The aim was to marry Britains rich history of science and innovation with well-known business acumen and Silicon Valley thinking,? according to Bethany Coates, assistant dean for global innovations programmes at Stanford.Running as a part-time course over a ten-week period, the university is seeking entrepreneurs in the fields of science, technology, engineering and mathematics. The $10,000 programme includes 100 classroom hours and 150 project hours. That said, four applicants deemed exceptional will have the chance to receive a 50 per cent scholarship. With year one under its belt, Stanford had candidates from various sectors such as finance, medicine and law, while some held posts at large firms including ASOS, BP, Bupa, Infosys, and Marks and Spencer.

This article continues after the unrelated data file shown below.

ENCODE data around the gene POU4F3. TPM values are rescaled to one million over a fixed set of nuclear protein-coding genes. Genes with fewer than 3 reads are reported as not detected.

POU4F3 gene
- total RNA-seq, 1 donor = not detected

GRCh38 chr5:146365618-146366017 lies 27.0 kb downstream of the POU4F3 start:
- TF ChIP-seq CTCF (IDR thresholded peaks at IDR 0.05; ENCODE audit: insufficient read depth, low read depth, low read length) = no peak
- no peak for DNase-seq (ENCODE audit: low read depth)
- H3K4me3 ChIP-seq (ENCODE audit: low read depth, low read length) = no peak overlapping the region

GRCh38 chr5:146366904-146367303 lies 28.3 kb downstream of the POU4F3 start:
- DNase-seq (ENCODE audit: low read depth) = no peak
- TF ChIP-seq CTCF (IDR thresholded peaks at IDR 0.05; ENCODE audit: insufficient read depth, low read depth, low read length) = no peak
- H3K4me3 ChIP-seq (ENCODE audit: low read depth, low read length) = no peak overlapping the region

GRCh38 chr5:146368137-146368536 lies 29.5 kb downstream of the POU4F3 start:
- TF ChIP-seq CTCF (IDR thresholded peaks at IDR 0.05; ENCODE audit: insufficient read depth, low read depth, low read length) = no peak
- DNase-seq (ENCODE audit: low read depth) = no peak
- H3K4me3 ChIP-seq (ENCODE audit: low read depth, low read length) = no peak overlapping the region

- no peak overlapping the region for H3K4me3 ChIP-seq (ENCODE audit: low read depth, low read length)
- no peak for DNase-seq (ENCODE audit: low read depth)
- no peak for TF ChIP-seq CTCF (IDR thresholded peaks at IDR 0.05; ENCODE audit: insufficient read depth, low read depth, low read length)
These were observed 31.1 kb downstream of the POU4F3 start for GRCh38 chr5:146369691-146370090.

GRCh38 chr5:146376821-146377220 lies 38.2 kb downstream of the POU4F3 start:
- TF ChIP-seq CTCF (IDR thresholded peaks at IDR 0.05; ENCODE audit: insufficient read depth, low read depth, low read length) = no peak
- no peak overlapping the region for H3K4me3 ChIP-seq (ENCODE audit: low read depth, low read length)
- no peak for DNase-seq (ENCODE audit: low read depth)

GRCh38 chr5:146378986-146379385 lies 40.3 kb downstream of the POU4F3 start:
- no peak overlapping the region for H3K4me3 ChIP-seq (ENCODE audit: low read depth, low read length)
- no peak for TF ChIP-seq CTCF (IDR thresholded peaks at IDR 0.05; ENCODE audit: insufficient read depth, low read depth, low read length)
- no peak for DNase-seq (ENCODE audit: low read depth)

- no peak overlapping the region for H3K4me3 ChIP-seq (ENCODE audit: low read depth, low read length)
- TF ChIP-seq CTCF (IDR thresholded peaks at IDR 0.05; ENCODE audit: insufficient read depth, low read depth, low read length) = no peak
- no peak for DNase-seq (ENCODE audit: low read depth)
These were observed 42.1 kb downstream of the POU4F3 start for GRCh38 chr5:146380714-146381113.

Read more on STEM:
- Kim Kardashian has more impact on tech industry than any other woman
- UKs STEM sector stimulated with 204m investment for universities
- Brits would fail to survive an apocalypse due to lack of STEM skills
Taking a Silicon Valley view of entrepreneurs, it’s often hard for them to see the traps before it’s too late.By Zen Terrelonge
Share this story